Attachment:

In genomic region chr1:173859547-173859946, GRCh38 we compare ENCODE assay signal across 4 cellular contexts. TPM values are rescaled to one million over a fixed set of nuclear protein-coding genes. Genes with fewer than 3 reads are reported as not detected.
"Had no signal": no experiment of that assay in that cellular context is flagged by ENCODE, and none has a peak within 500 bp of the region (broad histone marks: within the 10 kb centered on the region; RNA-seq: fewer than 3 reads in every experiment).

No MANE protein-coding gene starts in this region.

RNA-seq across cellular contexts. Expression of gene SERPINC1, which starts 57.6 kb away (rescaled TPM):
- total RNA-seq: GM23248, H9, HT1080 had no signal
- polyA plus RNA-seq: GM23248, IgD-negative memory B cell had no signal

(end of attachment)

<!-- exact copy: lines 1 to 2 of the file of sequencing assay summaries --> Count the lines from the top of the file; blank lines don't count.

In genomic region chr1:173859547-173859946, GRCh38 we compare ENCODE assay signal across 4 cellular contexts. TPM values are rescaled to one million over a fixed set of nuclear protein-coding genes. Genes with fewer than 3 reads are reported as not detected.
"Had no signal": no experiment of that assay in that cellular context is flagged by ENCODE, and none has a peak within 500 bp of the region (broad histone marks: within the 10 kb centered on the region; RNA-seq: fewer than 3 reads in every experiment).